• or if you have no studies or other credible data –

 

We’ve treated many patients with this device who rave about their results.

(Make sure this is true and you can prove it if needed)

 

Wrong Way

This treatment leads to a loss of ten inches with one treatment alone.

 

 

3. Can you keep promises made by your claims?

 

A good illustration of this test is one of our med spa stories. We had an outside marketing firm advise us to offer a Guarantee.  We struggled with that because as all aesthetic providers know, we cannot guarantee medical outcomes.  But we came up with a way and we’ll use it as our example here.

 

You can do it.

 

Right Way

We guarantee visible reduction from one treatment or we will retreat for free.

(We created a Visible Reduction Protocol, and defined ‘visible reduction’ in writing for the patient to read at her consultation.)

 

Wrong Way

We guarantee you’ll lose 10 inches in 2 weeks.

 

 

4. Have you exaggerated the results of the treatment?

 

Suppose you’ve observed clinically that your fat reduction treatments are resulting in improved skin tone and improving laxity.  Your device, however, was not cleared by the FDA for skin tightening and there are no studies that show it.  You know there are many patients who are looking for both fat reduction and skin tightening, and you’d like to promote the skin tightening benefits.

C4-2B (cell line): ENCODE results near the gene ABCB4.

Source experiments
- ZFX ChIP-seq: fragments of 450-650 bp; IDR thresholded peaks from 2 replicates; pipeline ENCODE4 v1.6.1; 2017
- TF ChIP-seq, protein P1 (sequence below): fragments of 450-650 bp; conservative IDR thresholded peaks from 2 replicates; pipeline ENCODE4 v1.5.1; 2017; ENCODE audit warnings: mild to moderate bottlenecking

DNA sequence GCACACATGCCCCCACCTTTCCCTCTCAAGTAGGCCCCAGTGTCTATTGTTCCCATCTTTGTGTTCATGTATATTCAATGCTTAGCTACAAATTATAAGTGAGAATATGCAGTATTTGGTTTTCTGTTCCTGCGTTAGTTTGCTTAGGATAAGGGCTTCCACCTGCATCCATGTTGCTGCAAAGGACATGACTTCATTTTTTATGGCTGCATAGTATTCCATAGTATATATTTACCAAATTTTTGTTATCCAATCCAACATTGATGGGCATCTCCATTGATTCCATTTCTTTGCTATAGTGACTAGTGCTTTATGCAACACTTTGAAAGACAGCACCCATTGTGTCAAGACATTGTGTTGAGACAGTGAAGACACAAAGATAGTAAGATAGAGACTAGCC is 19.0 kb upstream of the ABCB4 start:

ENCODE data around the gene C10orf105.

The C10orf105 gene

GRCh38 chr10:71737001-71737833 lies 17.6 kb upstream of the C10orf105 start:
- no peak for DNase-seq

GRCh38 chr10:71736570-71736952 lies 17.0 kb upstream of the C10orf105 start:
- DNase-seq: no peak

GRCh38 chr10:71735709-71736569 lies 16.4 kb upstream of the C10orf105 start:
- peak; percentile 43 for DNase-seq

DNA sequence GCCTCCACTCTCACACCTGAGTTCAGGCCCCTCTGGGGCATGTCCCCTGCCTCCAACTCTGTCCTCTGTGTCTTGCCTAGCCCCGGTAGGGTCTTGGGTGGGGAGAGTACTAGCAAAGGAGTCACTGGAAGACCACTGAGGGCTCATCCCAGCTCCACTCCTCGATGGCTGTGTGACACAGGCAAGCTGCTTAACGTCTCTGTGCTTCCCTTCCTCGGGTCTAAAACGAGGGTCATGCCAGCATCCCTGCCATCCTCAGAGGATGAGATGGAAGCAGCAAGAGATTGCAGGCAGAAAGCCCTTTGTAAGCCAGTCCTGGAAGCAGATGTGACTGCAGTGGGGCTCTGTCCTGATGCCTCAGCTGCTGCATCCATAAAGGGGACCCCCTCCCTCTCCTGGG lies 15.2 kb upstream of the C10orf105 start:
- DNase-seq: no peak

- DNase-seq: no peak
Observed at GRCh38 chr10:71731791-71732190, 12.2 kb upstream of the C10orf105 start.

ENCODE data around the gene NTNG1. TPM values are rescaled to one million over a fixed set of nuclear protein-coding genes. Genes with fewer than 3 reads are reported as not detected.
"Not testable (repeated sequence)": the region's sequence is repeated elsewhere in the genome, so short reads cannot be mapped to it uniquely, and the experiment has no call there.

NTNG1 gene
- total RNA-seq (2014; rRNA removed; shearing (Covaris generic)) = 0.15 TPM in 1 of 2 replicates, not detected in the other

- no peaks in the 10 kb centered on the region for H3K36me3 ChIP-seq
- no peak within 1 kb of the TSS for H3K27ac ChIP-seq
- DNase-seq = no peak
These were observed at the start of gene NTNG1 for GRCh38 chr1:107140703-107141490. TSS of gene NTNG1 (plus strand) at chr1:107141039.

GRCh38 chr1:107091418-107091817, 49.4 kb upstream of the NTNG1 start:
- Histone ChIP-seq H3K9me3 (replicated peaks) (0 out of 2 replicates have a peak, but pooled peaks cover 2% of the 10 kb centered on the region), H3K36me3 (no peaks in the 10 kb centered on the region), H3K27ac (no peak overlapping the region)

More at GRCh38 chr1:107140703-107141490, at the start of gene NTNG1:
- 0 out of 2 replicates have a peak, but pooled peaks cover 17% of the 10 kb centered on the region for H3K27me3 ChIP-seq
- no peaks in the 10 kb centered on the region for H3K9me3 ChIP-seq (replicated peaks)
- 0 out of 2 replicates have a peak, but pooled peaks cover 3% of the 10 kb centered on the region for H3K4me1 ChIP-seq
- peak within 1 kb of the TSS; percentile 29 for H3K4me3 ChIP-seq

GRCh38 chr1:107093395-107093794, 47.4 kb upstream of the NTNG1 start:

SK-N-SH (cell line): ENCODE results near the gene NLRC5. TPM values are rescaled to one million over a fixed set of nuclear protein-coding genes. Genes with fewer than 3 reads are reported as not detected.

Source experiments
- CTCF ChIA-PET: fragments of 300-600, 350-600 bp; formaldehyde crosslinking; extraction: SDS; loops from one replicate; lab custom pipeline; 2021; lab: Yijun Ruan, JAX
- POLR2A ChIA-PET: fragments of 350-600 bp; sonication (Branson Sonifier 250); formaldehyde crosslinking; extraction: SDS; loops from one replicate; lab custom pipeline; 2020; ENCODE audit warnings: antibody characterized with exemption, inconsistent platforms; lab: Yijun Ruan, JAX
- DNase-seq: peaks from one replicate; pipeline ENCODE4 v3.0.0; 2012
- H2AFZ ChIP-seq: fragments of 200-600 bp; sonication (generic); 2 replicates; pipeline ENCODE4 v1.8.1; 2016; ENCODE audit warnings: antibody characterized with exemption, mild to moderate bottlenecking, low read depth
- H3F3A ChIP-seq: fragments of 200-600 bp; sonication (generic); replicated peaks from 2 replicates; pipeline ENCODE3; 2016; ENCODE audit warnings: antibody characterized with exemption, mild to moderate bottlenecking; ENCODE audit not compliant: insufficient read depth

You should NOT use it in your promotions (ads, website, handouts, etc), but we think you can use it when you are talking to patients if you do it the right way.

 

Right Way

Studies show the Sculpsure procedure reduces up to 24% of the subcutaneous fat in the treated area.  We have observed clinically that many patients experience improvement in the skin, which we theorize is caused by the heat. (Show before/after photos to illustrate what your practice is seeing)  But it is not a skin tightening procedure.  For your skin tightening concern, you could wait for your Sculpsure results and then discuss your need to proceed with skin tightening treatments -or- we can discuss getting started with skin tightening treatments now.